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A Grousing About Properties in .NET — Visual Basic Feng Shui

A Grousing About Properties in .NET

Filed under .NET, Rants, VB Feng Shui

I’ve started playing more and more with .NET lately. There’s a lot to like, a lot to dislike, and a few things that left me scratching my head.

One is this new fascination with moving regional (or class scoped variables) up to right on top of the properties that are wrapping them.

You’ve no doubt seen the pattern.

In old school VB6, you’d have something like this:

    {top of class}
    Private _MyPropVar As Boolean

    {lots of code here}

    Public Property Get MyProp() As Boolean
        Return _MyPropVar
    End Get

    Public Property Let MyProp(Byval NewValue as Boolean)
       _MyPropVar = value
    End Set
    {code continues}

And in the New Order, you have this:

    {other code}

    Private Shared _MyPropVar As Boolean = True
    Public Shared Property MyProp() As Boolean
        Get
            Return _MyPropVar
        End Get
        Set(ByVal value As Boolean)
            _MyPropVar = value
        End Set
    End Property

    {code continues}

Now, the pundits out there claim that the ability to move the definition of the variable that stores the property value down in the code to where the property is actually defined is a good thing.

And it very well might be.

But if that variable is used elsewhere in the class (it is, after all, visible to the entire class), then it makes more sense to me for it to be grouped with other such class scoped variables at the top of the class, and not buried within the class.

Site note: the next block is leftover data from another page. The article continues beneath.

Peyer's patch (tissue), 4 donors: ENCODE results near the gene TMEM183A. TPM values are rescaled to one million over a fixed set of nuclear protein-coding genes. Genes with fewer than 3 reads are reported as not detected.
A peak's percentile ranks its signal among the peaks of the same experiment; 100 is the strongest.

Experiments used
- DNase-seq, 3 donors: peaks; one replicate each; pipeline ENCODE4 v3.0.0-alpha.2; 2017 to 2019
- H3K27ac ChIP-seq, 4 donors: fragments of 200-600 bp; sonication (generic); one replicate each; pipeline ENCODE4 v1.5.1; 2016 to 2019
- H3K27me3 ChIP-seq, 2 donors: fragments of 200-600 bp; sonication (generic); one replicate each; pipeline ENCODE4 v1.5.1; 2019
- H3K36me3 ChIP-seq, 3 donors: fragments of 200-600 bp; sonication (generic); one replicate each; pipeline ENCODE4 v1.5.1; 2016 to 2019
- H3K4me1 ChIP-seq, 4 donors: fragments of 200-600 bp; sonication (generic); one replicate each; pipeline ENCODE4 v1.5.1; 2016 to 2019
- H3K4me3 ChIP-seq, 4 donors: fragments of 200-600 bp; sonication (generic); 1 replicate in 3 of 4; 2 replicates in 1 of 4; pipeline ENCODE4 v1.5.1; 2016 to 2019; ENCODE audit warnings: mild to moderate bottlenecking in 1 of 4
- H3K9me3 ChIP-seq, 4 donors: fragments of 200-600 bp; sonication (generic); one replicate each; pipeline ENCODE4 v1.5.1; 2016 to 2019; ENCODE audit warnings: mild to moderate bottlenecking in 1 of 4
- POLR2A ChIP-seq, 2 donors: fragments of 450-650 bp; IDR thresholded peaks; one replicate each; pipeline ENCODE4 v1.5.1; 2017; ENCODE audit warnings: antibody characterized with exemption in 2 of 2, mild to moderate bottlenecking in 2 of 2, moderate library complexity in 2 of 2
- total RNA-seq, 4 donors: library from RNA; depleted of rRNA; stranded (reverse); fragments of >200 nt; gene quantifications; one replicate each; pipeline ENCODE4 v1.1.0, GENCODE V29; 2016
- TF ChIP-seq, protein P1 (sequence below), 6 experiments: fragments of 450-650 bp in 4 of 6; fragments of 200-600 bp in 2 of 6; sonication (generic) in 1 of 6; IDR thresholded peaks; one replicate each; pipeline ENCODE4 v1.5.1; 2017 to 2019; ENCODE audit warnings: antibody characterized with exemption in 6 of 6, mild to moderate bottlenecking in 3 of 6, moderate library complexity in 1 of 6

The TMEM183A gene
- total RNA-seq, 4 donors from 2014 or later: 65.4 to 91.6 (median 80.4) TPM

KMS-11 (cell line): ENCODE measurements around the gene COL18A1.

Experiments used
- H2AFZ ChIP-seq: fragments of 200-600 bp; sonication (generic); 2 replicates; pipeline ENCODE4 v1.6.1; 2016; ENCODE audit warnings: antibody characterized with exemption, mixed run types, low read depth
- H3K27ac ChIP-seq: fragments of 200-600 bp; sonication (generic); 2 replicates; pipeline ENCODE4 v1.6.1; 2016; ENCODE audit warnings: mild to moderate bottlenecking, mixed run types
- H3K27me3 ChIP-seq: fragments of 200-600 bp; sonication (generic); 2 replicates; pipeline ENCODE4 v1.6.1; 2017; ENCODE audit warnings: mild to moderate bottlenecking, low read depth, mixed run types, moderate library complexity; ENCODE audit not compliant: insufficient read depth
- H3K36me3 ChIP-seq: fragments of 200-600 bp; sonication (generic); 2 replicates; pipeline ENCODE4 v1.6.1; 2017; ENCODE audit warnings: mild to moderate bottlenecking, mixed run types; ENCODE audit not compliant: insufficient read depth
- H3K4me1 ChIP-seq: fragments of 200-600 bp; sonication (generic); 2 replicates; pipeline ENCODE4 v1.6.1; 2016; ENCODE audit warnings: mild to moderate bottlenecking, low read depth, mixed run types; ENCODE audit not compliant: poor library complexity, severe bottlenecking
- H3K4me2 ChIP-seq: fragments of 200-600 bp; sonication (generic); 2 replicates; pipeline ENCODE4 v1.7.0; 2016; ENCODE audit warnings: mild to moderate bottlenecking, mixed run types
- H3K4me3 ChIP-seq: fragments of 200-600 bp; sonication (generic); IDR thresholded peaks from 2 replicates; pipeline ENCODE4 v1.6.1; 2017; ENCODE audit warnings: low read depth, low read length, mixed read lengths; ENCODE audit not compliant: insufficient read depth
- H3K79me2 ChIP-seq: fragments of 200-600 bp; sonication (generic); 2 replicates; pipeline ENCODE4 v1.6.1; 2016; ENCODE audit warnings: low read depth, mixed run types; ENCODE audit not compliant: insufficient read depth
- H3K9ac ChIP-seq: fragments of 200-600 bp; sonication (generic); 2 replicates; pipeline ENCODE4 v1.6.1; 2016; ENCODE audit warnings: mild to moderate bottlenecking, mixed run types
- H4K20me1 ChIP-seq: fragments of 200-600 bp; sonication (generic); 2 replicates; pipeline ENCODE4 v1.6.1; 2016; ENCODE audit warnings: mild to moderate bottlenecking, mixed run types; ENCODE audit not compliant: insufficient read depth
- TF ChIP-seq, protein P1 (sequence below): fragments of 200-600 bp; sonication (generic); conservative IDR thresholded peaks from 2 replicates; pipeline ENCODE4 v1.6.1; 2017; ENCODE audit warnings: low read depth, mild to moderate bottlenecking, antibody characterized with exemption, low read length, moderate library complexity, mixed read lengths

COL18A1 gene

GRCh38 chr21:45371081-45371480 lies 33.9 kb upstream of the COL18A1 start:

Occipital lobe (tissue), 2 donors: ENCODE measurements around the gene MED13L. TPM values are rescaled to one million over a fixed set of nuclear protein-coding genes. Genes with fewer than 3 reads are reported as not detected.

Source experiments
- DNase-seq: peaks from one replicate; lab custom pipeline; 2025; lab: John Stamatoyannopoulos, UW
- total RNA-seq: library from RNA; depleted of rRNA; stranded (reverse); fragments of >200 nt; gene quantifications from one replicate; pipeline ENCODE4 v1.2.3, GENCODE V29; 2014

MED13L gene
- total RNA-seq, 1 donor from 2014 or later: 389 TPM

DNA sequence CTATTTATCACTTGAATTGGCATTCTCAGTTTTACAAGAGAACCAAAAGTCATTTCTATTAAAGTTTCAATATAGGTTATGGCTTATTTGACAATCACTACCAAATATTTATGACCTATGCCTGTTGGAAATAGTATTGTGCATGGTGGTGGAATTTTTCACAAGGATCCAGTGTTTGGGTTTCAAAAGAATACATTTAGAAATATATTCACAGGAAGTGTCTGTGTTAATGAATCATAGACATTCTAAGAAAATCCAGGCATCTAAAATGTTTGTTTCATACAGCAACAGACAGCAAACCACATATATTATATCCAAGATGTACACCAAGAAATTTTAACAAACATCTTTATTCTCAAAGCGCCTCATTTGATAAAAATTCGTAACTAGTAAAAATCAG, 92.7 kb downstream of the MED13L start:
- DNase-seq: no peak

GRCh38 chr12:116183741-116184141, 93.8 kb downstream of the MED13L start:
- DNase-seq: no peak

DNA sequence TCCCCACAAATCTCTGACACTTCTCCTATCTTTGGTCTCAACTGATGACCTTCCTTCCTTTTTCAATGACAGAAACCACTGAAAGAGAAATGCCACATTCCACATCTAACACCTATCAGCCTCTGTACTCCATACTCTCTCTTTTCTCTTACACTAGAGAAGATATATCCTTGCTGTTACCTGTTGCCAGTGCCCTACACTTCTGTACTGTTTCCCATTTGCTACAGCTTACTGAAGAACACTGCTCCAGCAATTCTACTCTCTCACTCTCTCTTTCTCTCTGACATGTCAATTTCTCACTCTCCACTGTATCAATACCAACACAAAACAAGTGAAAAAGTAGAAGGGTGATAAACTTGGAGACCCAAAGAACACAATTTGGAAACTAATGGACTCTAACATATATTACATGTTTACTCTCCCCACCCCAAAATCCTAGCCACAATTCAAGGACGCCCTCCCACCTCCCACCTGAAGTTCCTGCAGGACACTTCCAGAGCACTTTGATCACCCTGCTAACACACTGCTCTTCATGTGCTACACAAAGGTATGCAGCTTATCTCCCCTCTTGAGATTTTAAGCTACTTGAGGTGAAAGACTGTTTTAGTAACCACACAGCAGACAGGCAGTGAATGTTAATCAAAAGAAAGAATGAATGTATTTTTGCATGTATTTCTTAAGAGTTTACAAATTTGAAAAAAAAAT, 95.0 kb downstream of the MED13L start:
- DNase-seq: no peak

What’s most frustrating about this, though, is that the language designers had the perfect opportunity to solve this problem elegantly, and didn’t.

The simple introduction of a property scope would have done the trick. Then for those variables that are ONLY used to track the contents of a property, you’d have this (note the _MyPropVar definition has moved to INSIDE the property declaration):

    {other code}

    Public Shared Property MyProp() As Boolean
        Private _MyPropVar As Boolean = True
        Get
            Return _MyPropVar
        End Get
        Set(ByVal value As Boolean)
            _MyPropVar = value
        End Set
    End Property

    {code continues}

Now there may be significant ramifications involved that prevented this change, and I’m certainly no expert at compiler design or implementation (though I have implemented a pseudo-code compiler scripting language used in a commercial product).

But this just doesn’t seem like all that big a deal to have implemented and would have cleanly resolved where to put variables of both persuasions (ie those that are used by ONLY a single property, and those that are truly class scoped and used my multiple properties/methods).

Personally, I think this was a bit of a “good enough” decision.

Practically, I think I’ll stick with locating truly class-scoped variables at the top of the class, and ONLY bury variables that really are only accessed by a single method/property.

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